A civil servant under the East India Company (1822-1848)
He was the son of Lt-Col Patrick Vans Agnew, an East India Company director. Agnew joined the Bengal civil service in March 1841. In 1842, he became assistant to the commissioner of Delhi division. In December 1845, he was appointed assistant to Major George Broadfoot, the superintendent of the cis-Sutlej states. He was present at the battle of Sabhraon in 1846. In April 1848, he was sent by the British resident at Lahore, the capital of the Sikh kingdom of the Punjab, to Multan to take over the government of that province from Diwan Mul Raj who had resigned. He was accompanied by Lt William Anderson, of the Bengal army, the new governor-designate Kahn Singh, and an escort of Sikh troops from Lahore. The party reached Multan on 17 April 1848. Diwan Mill Raj called on them the following day, but a dispute arose as Agnew demanded that accounts for the preceding six years be produced. On 19 April, the two English officers were taken round the fort and the various establishments. As they were returning to their camp both Agnew and Anderson were attacked and wounded by a retainer of Diwan Mul Raj . Soon afterwards, Mul Raj’s troops rose in arms and took him prisoner, thus preventing him from visiting the wounded officers in the British camp at the Idgah.
The Multan troops called a council of war on 20 April and issued proclamations in the name of Mul Raj, inviting the people to rise against the British. The same day, the Sikh escort from Lahore rebelled. Kahn Singh made terms for himself. In the evening both Agnew and Anderson were killed at the Idgah.
Patrick Vans Agnew (1822-1848) was an East India Company official sent to the Sikh city of Multan (now in Pakistan) in April 1848 to oversee the transfer of governorship of the city to Sirdar Khan Singh. However, on arriving at the city, Agnew and his associate, Lieutenant William Anderson, were murdered by an angry mob. Agnew’s corpse was decapitated and his head returned to the British by Multan’s rebellious governor Mul Raj. These murders sparked off rebellion against British rule and so triggered the 2nd Anglo-Sikh War. McCosh photographed Agnew at Ferezopore (Firozpur) before he left for his posting at Lahore on 31 March 1848, little knowing the grim fate that awaited him.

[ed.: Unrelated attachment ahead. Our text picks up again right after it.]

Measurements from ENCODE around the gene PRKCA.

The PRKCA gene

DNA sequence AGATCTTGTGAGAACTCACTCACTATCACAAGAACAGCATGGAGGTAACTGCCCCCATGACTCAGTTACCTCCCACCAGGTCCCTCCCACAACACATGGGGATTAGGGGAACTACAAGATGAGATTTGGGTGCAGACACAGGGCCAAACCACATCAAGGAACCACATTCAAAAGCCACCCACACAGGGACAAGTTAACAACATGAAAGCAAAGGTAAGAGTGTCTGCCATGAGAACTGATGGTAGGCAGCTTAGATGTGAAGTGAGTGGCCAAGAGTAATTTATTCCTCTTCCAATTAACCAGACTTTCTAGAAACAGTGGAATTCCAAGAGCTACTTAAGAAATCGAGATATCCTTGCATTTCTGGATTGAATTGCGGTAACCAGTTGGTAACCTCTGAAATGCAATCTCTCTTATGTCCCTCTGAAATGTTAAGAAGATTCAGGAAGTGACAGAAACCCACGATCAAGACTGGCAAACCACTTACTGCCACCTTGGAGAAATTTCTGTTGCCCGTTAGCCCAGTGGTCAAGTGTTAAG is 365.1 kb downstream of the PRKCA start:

In the spring of 1848, being then assistant to the resident at Lahore, he was sent to Multan with instructions to take over the government of that province from Mulraj, the Nazim or governor, who had applied to be relieved of it, and to make it over to Sardar Kahan Singh Mann, a Sikh noble, remaining himself in the capacity of political agent to introduce a new system of finance and revenue. On this mission he was accompanied by Lieutenant W. A. Anderson, of the Bombay Army, who had been his assistant on his mission to Gilgit, and also by Sardar Kahan Singh Mann, the dewan designate, and an escort of Sikh troops. The mission reached Multan on 18 April 1848. On the following day Agnew and Anderson were visited by Mulraj, and some discussion, not altogether harmonious, took place as to the terms upon which the province should be given over, Agnew demanding that the accounts for the six previous years should be produced. On 20 April, the two English officers inspected Multan Fort and the various establishments, and on their return to their camp in company with Mulraj were attacked and wounded (Anderson severely) by the retainers of Mulraj, who immediately rode off at full speed to his country residence. The two wounded Englishmen were placed by their attendants in an idgah, or fortified temple, where, on the following day, their Sikh escort having gone over to the enemy, they were brutally murdered by the adherents of Mulraj.
This incident, so important in its political results, produced a profound sensation throughout India. Both the murdered officers, though young in years (Agnew would have been twenty-six had he lived one day longer), had already established a high reputation in the public service. Anderson had some time previously attracted the favourable notice of Sir Charles Napier in Sind, and the duties upon which Agnew had been employed, including his last most responsible and, as the event proved, fatal mission, sufficed to show the high estimation in which his services were held. Nor was it only as a rising public servant that Patrick Vans Agnew’s death was mourned. In private life his brave, modest, and unselfish nature had won the esteem and affection of all who knew him. “If,” wrote Sir Herbert Edwardes to one of his nearest relatives, “few of our countrymen in this land of death and disease have met more untimely ends than your brother, it has seldom been the lot of any to be so honoured and lamented.”